“Since our code changes are public, when we release a security fix this also provides effectively full disclosure,” he said, “ensuring that the concerns for unpatched systems are higher than they would be for proprietary solutions absent full disclosure.”

At the same time, “this disclosure cuts both ways, as software security vendors can use this to provide further testing and uncover more problems,” Travers pointed out. “In the long run, this leads to more secure software, but in the short run it has security costs for users.”

Bottom line: “If there is good communication with the community, if there is good software maintenance and if there is good design,” he said, “then the software will be secure.”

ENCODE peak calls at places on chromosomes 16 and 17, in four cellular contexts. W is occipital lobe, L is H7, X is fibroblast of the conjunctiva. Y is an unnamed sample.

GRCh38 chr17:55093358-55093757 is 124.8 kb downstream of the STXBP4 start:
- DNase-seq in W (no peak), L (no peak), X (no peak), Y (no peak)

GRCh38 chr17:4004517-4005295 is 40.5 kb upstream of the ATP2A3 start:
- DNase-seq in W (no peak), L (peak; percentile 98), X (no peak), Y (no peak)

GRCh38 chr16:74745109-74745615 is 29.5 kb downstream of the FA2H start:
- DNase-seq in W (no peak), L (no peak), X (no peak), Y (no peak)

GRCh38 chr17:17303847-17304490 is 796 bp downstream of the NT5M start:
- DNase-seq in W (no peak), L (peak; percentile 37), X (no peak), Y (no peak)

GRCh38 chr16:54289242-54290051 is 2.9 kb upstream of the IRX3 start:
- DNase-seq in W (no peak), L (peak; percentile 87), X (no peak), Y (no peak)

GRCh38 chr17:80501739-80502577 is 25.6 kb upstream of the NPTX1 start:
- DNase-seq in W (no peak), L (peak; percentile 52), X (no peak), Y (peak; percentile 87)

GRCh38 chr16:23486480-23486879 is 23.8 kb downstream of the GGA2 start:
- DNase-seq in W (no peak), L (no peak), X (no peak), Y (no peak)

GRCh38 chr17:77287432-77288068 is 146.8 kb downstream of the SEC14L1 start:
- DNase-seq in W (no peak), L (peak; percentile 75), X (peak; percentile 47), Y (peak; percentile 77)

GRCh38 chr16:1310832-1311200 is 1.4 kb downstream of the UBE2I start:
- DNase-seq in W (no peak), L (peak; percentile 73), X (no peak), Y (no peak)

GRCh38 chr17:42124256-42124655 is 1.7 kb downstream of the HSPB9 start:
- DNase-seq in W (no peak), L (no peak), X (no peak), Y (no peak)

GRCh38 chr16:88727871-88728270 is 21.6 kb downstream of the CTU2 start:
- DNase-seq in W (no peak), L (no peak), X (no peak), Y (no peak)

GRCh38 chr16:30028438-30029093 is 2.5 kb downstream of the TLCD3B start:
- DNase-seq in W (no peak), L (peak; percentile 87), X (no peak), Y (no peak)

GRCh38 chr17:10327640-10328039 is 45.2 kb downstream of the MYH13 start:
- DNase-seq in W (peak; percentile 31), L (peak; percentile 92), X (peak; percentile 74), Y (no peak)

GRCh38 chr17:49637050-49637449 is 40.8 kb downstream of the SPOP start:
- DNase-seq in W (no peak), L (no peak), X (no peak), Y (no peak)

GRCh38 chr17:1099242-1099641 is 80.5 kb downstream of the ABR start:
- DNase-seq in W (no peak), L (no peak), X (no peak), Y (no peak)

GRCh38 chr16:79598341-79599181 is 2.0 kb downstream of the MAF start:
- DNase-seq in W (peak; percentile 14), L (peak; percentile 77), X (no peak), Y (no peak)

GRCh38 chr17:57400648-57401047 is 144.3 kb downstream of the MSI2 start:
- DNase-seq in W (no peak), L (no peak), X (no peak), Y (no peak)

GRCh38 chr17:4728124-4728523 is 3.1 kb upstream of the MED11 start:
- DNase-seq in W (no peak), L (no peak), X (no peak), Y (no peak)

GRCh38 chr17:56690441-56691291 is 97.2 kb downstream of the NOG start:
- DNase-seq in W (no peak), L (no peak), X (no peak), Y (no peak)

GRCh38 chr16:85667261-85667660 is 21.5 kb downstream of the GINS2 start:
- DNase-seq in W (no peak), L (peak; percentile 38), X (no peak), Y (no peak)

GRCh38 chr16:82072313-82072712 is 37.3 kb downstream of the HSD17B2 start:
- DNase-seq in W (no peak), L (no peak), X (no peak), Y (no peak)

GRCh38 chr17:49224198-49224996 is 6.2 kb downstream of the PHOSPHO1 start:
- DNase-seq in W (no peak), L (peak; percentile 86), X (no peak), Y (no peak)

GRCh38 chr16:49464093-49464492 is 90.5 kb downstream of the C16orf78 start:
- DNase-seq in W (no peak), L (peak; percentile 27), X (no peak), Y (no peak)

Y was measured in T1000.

‘Source Code Isn’t Magic Fairy Dust’

SoylentNews blogger hairyfeet had a very different view.

“‘Many eyes’ is a complete and total myth,” hairyfeet charged. “I bet my last dollar that if you looked at every.single.package. that makes up your most popular distros and then looked at how many have actually downloaded the source for those various packages, you’d find that there is less than 30 percent of the packages that are downloaded by anybody but the guys that actually maintain the things.

“How many people have done a code audit on Firefox? LibreOffice? Gimp? I bet you won’t find a single one, because everybody ASSUMES that somebody else did it,” he added.

“At the end of the day, Wall Street is finding out what guys like me have been saying for years: Source code isn’t magic fairy dust that makes the bugs go away,” hairyfeet observed.

‘No One Actually Looked at It’